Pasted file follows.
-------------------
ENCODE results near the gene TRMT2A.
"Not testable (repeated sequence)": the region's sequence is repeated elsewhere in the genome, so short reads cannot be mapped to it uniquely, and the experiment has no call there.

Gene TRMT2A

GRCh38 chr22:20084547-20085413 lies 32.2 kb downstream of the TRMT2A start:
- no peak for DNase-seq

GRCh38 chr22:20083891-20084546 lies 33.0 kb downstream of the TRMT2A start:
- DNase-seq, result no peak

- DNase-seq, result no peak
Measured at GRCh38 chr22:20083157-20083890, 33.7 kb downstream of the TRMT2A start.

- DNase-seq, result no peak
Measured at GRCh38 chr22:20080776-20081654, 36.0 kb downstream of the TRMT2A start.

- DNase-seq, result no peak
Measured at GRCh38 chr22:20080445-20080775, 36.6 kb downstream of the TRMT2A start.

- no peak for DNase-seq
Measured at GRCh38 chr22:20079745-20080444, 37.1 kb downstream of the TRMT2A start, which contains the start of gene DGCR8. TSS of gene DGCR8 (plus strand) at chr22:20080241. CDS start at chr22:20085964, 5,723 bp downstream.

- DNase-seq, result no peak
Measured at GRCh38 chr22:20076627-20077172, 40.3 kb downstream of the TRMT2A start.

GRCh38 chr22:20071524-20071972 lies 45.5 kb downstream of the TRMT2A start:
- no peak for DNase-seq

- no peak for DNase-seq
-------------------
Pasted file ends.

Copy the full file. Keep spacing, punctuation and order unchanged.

ENCODE results near the gene TRMT2A.
"Not testable (repeated sequence)": the region's sequence is repeated elsewhere in the genome, so short reads cannot be mapped to it uniquely, and the experiment has no call there.

Gene TRMT2A

GRCh38 chr22:20084547-20085413 lies 32.2 kb downstream of the TRMT2A start:
- no peak for DNase-seq

GRCh38 chr22:20083891-20084546 lies 33.0 kb downstream of the TRMT2A start:
- DNase-seq, result no peak

- DNase-seq, result no peak
Measured at GRCh38 chr22:20083157-20083890, 33.7 kb downstream of the TRMT2A start.

- DNase-seq, result no peak
Measured at GRCh38 chr22:20080776-20081654, 36.0 kb downstream of the TRMT2A start.

- DNase-seq, result no peak
Measured at GRCh38 chr22:20080445-20080775, 36.6 kb downstream of the TRMT2A start.

- no peak for DNase-seq
Measured at GRCh38 chr22:20079745-20080444, 37.1 kb downstream of the TRMT2A start, which contains the start of gene DGCR8. TSS of gene DGCR8 (plus strand) at chr22:20080241. CDS start at chr22:20085964, 5,723 bp downstream.

- DNase-seq, result no peak
Measured at GRCh38 chr22:20076627-20077172, 40.3 kb downstream of the TRMT2A start.

GRCh38 chr22:20071524-20071972 lies 45.5 kb downstream of the TRMT2A start:
- no peak for DNase-seq

- no peak for DNase-seq